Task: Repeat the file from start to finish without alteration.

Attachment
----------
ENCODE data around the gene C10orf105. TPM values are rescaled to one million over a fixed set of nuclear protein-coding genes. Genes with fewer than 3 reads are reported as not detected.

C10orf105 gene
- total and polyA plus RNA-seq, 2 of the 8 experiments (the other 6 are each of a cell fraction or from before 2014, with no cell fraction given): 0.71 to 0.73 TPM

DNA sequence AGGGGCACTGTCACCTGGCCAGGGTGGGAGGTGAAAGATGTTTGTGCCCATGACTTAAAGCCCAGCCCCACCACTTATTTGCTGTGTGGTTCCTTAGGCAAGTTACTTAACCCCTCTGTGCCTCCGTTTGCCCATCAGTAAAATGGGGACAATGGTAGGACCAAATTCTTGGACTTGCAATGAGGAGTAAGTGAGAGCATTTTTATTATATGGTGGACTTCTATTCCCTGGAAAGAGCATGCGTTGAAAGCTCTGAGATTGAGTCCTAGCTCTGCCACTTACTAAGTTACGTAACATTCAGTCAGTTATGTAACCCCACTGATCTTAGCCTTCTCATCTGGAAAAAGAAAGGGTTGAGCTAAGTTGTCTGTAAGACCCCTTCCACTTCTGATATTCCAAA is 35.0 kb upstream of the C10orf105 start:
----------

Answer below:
ENCODE data around the gene C10orf105. TPM values are rescaled to one million over a fixed set of nuclear protein-coding genes. Genes with fewer than 3 reads are reported as not detected.

C10orf105 gene
- total and polyA plus RNA-seq, 2 of the 8 experiments (the other 6 are each of a cell fraction or from before 2014, with no cell fraction given): 0.71 to 0.73 TPM

DNA sequence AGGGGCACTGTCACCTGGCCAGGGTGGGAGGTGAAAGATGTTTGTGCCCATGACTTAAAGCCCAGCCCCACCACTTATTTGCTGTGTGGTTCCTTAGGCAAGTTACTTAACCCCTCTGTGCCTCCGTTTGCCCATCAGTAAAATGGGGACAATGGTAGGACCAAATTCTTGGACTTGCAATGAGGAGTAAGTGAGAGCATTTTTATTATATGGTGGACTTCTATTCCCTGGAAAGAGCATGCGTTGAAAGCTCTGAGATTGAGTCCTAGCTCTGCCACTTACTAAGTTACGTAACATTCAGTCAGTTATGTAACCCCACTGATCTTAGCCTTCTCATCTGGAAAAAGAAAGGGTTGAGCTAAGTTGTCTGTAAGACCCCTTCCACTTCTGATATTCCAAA is 35.0 kb upstream of the C10orf105 start: